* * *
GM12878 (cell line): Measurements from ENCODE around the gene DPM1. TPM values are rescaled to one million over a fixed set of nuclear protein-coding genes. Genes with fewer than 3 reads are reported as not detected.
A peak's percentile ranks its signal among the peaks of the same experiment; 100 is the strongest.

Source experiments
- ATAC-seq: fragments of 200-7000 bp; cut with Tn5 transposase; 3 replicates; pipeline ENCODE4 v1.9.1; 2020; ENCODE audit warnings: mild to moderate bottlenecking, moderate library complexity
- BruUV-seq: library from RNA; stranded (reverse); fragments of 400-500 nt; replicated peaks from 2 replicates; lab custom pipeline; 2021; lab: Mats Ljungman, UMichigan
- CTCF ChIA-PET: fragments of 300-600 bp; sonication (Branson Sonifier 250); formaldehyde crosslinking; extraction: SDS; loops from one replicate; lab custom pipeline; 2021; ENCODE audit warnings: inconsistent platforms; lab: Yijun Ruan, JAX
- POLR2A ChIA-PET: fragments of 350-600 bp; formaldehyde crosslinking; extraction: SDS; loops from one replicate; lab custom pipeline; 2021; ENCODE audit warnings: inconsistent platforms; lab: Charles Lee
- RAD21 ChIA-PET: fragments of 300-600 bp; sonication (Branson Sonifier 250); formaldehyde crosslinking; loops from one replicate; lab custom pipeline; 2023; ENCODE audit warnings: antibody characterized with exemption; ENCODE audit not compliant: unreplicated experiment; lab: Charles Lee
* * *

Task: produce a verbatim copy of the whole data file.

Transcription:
GM12878 (cell line): Measurements from ENCODE around the gene DPM1. TPM values are rescaled to one million over a fixed set of nuclear protein-coding genes. Genes with fewer than 3 reads are reported as not detected.
A peak's percentile ranks its signal among the peaks of the same experiment; 100 is the strongest.

Source experiments
- ATAC-seq: fragments of 200-7000 bp; cut with Tn5 transposase; 3 replicates; pipeline ENCODE4 v1.9.1; 2020; ENCODE audit warnings: mild to moderate bottlenecking, moderate library complexity
- BruUV-seq: library from RNA; stranded (reverse); fragments of 400-500 nt; replicated peaks from 2 replicates; lab custom pipeline; 2021; lab: Mats Ljungman, UMichigan
- CTCF ChIA-PET: fragments of 300-600 bp; sonication (Branson Sonifier 250); formaldehyde crosslinking; extraction: SDS; loops from one replicate; lab custom pipeline; 2021; ENCODE audit warnings: inconsistent platforms; lab: Yijun Ruan, JAX
- POLR2A ChIA-PET: fragments of 350-600 bp; formaldehyde crosslinking; extraction: SDS; loops from one replicate; lab custom pipeline; 2021; ENCODE audit warnings: inconsistent platforms; lab: Charles Lee
- RAD21 ChIA-PET: fragments of 300-600 bp; sonication (Branson Sonifier 250); formaldehyde crosslinking; loops from one replicate; lab custom pipeline; 2023; ENCODE audit warnings: antibody characterized with exemption; ENCODE audit not compliant: unreplicated experiment; lab: Charles Lee